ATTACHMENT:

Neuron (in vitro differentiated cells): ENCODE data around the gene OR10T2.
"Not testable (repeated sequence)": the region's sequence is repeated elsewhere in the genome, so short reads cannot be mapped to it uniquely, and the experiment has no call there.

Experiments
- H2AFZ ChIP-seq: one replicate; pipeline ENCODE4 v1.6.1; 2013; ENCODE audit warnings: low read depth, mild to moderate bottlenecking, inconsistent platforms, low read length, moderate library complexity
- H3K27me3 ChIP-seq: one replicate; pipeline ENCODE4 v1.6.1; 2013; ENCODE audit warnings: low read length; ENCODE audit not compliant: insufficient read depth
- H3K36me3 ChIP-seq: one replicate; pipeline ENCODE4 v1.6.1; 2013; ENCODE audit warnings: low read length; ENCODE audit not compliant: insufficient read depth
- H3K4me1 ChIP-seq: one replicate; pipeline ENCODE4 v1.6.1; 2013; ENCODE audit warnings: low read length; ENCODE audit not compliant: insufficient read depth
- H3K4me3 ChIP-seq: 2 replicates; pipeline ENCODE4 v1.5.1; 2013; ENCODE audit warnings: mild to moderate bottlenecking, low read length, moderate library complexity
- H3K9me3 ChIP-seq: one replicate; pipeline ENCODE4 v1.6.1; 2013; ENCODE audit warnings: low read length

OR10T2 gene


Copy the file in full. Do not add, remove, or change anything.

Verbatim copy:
Neuron (in vitro differentiated cells): ENCODE data around the gene OR10T2.
"Not testable (repeated sequence)": the region's sequence is repeated elsewhere in the genome, so short reads cannot be mapped to it uniquely, and the experiment has no call there.

Experiments
- H2AFZ ChIP-seq: one replicate; pipeline ENCODE4 v1.6.1; 2013; ENCODE audit warnings: low read depth, mild to moderate bottlenecking, inconsistent platforms, low read length, moderate library complexity
- H3K27me3 ChIP-seq: one replicate; pipeline ENCODE4 v1.6.1; 2013; ENCODE audit warnings: low read length; ENCODE audit not compliant: insufficient read depth
- H3K36me3 ChIP-seq: one replicate; pipeline ENCODE4 v1.6.1; 2013; ENCODE audit warnings: low read length; ENCODE audit not compliant: insufficient read depth
- H3K4me1 ChIP-seq: one replicate; pipeline ENCODE4 v1.6.1; 2013; ENCODE audit warnings: low read length; ENCODE audit not compliant: insufficient read depth
- H3K4me3 ChIP-seq: 2 replicates; pipeline ENCODE4 v1.5.1; 2013; ENCODE audit warnings: mild to moderate bottlenecking, low read length, moderate library complexity
- H3K9me3 ChIP-seq: one replicate; pipeline ENCODE4 v1.6.1; 2013; ENCODE audit warnings: low read length

OR10T2 gene